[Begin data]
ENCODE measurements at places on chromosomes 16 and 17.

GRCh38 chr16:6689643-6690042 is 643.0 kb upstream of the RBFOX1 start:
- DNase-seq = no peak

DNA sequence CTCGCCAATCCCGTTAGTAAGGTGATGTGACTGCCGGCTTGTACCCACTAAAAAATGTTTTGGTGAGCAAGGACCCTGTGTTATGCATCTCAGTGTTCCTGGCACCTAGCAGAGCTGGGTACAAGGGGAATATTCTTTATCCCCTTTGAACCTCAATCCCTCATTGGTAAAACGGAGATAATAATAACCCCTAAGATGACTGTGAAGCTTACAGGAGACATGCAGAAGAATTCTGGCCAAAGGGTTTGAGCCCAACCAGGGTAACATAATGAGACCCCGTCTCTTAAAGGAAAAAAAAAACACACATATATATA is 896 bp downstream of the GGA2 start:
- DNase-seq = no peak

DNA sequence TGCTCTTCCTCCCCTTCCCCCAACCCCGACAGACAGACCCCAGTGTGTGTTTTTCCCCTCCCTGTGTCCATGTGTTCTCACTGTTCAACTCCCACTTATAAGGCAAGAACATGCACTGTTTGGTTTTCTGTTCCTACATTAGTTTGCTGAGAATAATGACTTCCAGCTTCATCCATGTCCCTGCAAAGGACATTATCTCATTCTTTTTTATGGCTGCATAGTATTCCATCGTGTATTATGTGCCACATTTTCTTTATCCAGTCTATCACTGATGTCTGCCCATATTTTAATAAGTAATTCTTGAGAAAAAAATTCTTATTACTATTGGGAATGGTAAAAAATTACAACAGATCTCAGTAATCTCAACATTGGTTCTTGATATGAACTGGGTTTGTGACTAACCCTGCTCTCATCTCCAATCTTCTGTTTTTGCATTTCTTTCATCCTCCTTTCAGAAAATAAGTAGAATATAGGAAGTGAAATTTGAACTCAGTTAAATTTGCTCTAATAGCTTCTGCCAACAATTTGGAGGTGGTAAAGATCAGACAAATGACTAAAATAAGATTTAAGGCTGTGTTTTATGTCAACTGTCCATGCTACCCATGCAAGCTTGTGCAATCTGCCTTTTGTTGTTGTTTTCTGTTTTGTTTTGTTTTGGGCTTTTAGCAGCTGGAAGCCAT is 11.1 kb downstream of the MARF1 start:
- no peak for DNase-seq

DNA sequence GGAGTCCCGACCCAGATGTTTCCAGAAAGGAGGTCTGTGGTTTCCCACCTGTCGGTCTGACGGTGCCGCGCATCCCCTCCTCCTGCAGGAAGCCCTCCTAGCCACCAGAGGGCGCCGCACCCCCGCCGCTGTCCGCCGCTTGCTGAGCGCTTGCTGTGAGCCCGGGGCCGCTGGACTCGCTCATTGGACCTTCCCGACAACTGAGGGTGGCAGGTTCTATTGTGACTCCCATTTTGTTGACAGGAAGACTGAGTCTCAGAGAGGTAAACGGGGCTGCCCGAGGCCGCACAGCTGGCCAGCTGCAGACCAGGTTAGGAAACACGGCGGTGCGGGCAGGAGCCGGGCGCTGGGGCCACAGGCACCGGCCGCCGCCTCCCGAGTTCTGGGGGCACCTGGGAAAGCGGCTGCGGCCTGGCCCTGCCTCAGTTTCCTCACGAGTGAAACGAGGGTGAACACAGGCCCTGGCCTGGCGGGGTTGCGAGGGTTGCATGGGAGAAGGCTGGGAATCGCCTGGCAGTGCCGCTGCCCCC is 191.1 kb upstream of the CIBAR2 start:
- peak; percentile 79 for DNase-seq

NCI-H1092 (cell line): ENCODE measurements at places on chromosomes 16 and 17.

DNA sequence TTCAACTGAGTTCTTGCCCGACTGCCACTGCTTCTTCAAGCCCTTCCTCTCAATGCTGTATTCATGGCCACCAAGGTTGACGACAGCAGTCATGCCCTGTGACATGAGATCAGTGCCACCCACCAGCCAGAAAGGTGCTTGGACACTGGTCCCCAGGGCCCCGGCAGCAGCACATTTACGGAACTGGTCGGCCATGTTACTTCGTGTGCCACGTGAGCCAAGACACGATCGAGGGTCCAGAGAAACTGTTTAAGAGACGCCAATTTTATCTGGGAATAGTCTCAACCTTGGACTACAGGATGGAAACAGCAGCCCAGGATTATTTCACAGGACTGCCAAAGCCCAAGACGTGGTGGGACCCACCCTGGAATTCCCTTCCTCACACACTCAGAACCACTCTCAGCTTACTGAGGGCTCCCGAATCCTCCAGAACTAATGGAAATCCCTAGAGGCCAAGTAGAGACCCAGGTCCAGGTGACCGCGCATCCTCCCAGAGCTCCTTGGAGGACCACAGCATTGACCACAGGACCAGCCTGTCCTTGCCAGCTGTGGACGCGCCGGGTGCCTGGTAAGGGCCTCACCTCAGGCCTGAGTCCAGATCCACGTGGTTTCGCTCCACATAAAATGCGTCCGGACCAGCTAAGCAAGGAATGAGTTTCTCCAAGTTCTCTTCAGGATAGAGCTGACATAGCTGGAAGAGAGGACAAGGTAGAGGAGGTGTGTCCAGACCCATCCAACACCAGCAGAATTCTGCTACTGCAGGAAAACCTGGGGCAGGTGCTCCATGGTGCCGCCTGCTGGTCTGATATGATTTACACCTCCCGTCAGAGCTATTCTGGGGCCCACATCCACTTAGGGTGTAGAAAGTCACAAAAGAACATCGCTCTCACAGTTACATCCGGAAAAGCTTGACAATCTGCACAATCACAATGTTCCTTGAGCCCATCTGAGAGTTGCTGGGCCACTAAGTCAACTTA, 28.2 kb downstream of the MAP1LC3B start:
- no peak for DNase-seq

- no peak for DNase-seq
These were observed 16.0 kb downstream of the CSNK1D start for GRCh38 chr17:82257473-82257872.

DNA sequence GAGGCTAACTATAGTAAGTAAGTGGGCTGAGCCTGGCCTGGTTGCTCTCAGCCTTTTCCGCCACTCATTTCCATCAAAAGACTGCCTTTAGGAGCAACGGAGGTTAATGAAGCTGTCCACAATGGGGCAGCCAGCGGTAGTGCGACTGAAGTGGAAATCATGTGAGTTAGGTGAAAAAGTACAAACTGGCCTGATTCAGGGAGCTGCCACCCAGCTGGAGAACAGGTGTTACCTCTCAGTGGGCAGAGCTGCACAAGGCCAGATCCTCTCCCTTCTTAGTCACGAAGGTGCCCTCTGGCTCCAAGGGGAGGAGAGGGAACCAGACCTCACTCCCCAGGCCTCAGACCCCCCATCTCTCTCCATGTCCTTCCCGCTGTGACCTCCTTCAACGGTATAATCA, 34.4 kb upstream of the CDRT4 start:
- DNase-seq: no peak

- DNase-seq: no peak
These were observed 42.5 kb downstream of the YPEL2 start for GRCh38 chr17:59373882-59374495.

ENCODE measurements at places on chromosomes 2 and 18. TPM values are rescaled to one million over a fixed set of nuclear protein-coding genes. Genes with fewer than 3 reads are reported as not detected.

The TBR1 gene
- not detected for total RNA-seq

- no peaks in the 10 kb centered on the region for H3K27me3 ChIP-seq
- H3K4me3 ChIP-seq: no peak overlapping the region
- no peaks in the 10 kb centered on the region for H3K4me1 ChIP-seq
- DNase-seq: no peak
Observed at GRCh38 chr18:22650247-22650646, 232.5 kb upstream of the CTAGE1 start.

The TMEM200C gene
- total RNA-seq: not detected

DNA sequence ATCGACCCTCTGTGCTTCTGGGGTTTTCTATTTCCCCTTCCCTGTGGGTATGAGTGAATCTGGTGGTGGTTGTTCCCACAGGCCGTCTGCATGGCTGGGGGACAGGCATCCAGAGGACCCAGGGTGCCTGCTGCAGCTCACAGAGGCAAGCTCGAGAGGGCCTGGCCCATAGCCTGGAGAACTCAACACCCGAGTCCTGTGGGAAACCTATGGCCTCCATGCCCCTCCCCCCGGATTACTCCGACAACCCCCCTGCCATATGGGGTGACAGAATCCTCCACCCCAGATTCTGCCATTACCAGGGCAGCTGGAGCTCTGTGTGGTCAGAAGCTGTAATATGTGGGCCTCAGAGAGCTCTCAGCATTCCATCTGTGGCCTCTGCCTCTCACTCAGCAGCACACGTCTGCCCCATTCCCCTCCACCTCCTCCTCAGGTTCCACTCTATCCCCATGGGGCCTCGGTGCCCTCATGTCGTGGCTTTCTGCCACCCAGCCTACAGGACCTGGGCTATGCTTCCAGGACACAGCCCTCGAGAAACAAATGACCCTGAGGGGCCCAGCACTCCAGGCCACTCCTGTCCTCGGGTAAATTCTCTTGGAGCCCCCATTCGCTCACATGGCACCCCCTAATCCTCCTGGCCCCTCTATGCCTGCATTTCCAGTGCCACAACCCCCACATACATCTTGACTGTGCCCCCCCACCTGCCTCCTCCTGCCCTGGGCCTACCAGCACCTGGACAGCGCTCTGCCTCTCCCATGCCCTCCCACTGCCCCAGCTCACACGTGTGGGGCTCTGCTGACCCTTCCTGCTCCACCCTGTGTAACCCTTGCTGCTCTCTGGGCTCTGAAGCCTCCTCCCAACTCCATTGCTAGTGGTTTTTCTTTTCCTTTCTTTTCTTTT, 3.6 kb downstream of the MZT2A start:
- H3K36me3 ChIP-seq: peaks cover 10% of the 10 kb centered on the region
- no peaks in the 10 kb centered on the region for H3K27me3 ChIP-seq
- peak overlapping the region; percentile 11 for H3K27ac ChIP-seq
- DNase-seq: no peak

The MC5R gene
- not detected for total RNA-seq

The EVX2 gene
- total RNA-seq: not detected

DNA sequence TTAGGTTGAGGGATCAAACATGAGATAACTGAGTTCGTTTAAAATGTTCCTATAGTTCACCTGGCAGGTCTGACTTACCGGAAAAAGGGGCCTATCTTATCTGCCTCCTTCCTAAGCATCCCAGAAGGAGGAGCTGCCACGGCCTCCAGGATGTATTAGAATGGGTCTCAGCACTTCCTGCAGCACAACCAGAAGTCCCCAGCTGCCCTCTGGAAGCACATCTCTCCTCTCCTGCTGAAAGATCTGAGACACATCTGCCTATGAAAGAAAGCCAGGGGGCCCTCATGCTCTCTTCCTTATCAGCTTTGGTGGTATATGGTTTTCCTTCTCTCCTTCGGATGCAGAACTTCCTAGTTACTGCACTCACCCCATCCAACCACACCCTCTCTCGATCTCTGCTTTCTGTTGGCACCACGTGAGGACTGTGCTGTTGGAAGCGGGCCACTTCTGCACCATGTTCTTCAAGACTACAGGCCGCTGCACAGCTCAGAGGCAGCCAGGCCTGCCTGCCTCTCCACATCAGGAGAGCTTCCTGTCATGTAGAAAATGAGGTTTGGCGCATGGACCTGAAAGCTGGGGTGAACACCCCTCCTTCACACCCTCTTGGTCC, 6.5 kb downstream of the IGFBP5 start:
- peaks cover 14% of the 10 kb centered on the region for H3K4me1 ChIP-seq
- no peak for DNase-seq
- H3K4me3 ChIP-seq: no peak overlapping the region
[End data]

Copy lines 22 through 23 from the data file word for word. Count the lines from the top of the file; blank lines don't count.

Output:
- no peaks in the 10 kb centered on the region for H3K27me3 ChIP-seq
- H3K4me3 ChIP-seq: no peak overlapping the region